The National Pharmacy Association (NPA) has called for urgent action following the publication of a report revealing the extent of a Europe-wide medicine shortage problem.
Medicine shortages in community pharmacies are a growing problem across European countries as well as in the UK, The Pharmaceutical Group of the European Union (PGEU) Medicine Shortages Survey 2019 results revealed on Tuesday (28 January).
NPA policy manager Helga Mangion commented: ‘Because of heroic efforts by pharmacists, patients usually get their medicines when and where they need them, but long-standing faults in the medicines supply chain too often leave patients waiting.
‘It’s time for urgent action, to reduce the risk of harm and to allow pharmacists to spend more time with patients instead of hunting for stock.’
All countries that participated in the survey, which included the UK, France and Norway, reported medicine shortages in community pharmacies over the last 12 months. Out of these, most countries said the situation had worsened over the year.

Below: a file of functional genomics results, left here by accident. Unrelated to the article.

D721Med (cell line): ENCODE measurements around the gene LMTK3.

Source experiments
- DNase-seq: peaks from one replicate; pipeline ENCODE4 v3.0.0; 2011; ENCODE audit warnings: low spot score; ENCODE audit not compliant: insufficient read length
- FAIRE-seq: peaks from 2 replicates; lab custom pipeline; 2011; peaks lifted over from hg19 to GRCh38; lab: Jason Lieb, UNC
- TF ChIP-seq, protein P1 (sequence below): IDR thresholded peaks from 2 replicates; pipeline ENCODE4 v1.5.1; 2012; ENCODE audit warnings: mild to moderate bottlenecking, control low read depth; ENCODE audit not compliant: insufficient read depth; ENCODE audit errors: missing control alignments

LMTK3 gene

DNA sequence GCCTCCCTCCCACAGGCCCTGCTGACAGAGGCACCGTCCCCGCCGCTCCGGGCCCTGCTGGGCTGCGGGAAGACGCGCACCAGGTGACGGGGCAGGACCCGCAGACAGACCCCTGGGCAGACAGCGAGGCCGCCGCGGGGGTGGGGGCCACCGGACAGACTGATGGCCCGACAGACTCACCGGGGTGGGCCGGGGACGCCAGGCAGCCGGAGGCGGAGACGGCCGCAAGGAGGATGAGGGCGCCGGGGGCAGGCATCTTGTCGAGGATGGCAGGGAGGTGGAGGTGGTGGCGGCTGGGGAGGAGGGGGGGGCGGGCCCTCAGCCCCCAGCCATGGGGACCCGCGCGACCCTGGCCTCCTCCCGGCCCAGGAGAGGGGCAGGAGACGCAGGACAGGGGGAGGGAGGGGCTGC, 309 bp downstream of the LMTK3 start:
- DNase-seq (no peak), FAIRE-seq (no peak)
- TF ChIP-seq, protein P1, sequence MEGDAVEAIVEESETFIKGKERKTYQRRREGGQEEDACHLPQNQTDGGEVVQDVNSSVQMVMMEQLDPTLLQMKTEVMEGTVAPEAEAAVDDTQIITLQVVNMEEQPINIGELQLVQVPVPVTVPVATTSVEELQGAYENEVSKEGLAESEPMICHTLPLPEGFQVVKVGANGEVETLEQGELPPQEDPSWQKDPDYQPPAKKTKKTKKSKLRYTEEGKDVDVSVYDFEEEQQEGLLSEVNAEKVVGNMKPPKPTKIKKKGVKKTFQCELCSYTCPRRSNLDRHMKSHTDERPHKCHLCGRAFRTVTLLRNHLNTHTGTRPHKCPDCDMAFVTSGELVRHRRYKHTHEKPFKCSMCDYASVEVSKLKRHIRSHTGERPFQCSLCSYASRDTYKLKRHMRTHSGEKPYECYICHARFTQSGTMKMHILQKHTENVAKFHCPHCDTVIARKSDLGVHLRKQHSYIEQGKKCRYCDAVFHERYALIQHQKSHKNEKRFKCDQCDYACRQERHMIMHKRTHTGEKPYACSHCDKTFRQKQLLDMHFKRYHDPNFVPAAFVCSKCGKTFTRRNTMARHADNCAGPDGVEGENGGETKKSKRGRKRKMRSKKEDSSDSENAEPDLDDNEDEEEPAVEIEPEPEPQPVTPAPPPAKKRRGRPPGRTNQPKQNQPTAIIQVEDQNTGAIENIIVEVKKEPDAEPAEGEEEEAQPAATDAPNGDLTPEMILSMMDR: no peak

According to the survey, all classes of medicines are affected by medicine shortages, with the most widespread shortages being medications for the central nervous system, respiratory medication and cardiovascular medications.
The medicine shortages are believed by almost all countries to affect community pharmacy businesses by reducing patient trust, financial losses due to the time invested in mitigating shortages and overall reduced employee satisfaction.
No reporting system in place
A quarter of the responding countries said there is still no reporting system for shortages in place that can be used by community pharmacists in their country.
PGEU President Duarte Santos responded to this concern saying: ‘[There is] an existing gap in the needed information, tools and legal options available to community pharmacists in many European countries for providing solutions to patients in case of a shortage.
We strongly recommend policymakers and stakeholders to take note of these striking trends and act upon them accordingly because the situation for patients and healthcare providers across Europe is no longer bearable and acceptable.’